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"Indiana (IN)"

Letter from Charles S. Joelson to MLK

Tuesday, January 5, 1965

Congressman Joelson of New Jersey responds to Dr. King's recent letter urging House Representatives to vote against the seating of the Mississippi Delegation. He informs Dr. King that he shares his view and was one of the 148 members who voted against it.

SCLC Newsletter

Sunday, August 27, 1967

This SCLC Newsletter discusses topics such as anti-Semitism, progress in various parts of the country, and Operation Breadbasket.

War Paint Note Card

On this notecard, Dr. King outlines his views on war paint. This is an example of one of the many notecards Dr. King kept in a cardboard filing box for reference to quotations, ideas, books and other publications, definitions, and bible verses.

"Black Power" and Coalition Politics

The September 1966 issue of Commentary, a monthly publication of the American Jewish Committee, features Bayard Rustin's article "Black Power and Coalition Politics." The article discusses topics such as black power, the liberal labor civil rights coalition, the strategies of Marcus Garvey, W. E. B. Du Bois, and Booker T. Washington, and A. Philip Randolph's Freedom Budget. Rustin states that although black power is viewed as a "psychological rejection of white supremacy" those advocating for black power are seeking a "new black establishment."

Letter from Maria A. Mochulski to MLK

Duquesne University requests that Dr. King provide information for the candidate he is supporting for the presidential elections of 1968. The universities Choice '68 committee is interested in having Dr. King speak to the student body.

Event Program for Chester Robinson Tribute

Speaking invitation to Dr. King for a tribute to Chester Robinson and the West Side Organization at the First Congregational Church in Chicago.

Let My People Vote

Dr. King addresses the problem of voting that Negroes in America are encountering and also talks about SCOPE's upcoming initiatives.

Telegram from Thomas Penna to MLK

Monday, November 6, 1967

Thomas A. Penna, the president of the Interracial Council of Buffalo, lists his concerns related to a poverty bill that will be debated the next day. Penna points out that the bill will harm impoverished Negroes, who are already being denied their right to vote. Penna urges Dr. King to address these issues during his upcoming speech in Buffalo, New York.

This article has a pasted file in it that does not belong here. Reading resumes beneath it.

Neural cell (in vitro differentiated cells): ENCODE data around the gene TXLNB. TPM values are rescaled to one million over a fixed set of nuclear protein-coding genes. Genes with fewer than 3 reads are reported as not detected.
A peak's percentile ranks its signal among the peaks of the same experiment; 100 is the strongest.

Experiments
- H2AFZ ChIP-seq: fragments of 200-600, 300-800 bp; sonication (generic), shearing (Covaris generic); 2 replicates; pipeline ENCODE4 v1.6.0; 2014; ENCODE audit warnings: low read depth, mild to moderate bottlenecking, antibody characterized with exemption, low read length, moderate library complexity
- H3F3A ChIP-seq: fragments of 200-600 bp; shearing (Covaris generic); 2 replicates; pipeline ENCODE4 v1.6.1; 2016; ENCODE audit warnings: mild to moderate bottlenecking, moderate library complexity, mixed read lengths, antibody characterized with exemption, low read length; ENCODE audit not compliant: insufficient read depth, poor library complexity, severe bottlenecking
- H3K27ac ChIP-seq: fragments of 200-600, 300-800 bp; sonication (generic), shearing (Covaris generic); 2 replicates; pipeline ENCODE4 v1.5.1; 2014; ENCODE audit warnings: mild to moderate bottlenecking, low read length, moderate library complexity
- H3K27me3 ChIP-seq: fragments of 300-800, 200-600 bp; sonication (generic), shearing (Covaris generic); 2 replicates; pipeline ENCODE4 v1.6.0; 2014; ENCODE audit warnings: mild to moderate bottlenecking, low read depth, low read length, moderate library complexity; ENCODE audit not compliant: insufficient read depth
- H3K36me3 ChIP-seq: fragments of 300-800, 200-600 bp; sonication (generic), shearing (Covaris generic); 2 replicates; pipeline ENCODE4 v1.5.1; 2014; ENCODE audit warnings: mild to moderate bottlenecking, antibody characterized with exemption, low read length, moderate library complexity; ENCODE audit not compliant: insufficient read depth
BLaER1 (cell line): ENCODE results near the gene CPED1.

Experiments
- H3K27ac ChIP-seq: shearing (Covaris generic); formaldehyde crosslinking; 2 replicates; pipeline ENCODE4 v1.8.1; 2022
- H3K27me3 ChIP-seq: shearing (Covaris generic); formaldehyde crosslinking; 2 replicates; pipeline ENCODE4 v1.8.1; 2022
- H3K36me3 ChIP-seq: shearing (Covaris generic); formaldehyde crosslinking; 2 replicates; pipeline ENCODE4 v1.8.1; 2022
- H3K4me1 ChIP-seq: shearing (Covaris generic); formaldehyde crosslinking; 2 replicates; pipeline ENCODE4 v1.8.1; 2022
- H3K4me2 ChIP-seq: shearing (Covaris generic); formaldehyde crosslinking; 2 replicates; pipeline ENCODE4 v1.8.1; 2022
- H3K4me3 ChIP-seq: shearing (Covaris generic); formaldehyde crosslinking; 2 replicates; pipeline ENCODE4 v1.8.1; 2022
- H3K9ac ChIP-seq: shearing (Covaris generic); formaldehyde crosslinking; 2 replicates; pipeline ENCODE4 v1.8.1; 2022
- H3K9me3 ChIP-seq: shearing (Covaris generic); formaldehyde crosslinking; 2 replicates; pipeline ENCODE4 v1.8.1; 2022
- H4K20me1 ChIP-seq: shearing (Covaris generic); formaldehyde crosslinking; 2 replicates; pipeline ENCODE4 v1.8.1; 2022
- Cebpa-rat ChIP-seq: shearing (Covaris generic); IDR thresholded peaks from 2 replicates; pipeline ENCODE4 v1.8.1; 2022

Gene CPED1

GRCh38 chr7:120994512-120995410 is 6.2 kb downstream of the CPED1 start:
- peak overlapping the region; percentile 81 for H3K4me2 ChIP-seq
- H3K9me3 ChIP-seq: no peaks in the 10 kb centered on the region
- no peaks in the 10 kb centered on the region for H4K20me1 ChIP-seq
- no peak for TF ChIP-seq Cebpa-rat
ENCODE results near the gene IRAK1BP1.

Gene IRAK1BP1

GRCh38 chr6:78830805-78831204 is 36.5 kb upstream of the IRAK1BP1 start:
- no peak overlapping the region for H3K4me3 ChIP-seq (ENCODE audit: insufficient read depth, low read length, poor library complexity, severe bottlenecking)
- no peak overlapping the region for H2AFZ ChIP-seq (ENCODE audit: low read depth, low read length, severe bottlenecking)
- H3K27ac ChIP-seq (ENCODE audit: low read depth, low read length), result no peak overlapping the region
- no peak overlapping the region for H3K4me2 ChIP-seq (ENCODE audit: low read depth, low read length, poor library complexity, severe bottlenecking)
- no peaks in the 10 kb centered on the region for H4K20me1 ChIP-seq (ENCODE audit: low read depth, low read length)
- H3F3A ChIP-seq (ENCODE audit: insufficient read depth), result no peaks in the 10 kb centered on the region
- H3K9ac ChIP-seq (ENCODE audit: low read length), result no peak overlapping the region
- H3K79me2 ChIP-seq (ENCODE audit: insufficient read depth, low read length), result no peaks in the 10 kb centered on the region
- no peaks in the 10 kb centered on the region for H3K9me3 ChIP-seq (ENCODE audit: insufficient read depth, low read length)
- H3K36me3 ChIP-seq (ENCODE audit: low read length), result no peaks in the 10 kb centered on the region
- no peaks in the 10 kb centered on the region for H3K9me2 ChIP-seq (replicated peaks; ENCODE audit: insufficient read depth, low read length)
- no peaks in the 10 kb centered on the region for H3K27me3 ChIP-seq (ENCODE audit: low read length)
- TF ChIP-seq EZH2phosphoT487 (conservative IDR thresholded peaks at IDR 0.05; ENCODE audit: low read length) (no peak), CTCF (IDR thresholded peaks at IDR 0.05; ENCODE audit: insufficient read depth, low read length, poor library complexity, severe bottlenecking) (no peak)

Letter from James Farmer to MLK

Wednesday, August 16, 1967

Chairman J. Farmer gives Dr. King a report from the National Advisory Committee of CORE.

Letter from Leonard Dorsey to MLK

Saturday, February 17, 1968

Leonard Dorsey requests Dr. King begin teaching the subject of Divine Retribution.

Letter from Charles C. Diggs Jr. to the General Motors Corporation

Tuesday, July 18, 1967

In this letter, Congressman Charles Diggs of Michigan asks Mr. Louis Seaton of General Motors for his comments in regards to automobile dealerships. The Congressman then points out that General Motors is the only one of the "Big 3" automobile companies that has not taken initiative in having a Negro franchise holder.

People in Action: Sit In, Stand In, Wade In, Kneel In

In this article in the New York Amsterdam News May 25, 1963, Dr. King says that, through the ballot, Negro voters can change the political structure of the South. He states that for democracy to live, segregation must die; therefore, every form of nonviolent direct action will be used to dismantle it in the South, where it is visible, and in the North, where it is more hidden. Finally, he points out that modern psychologists use the term “maladjusted.” He is glad to be “maladjusted” to segregation, religious bigotry, economic injustice, and militarism.

Letter from Joan Daves to Dr. Lamm

Friday, October 30, 1964

Joan Daves corresponds with a German citizen regarding a recent request to submit Dr. King's book Why We Can't Wait to a German publisher.

Error

This set of note cards written by Dr. King explores the causation of error. King quotes Alfred North Whitehead's "The Concept of Nature" noting several reasons as to the rise of error.

Letter from Sympathizer to MLK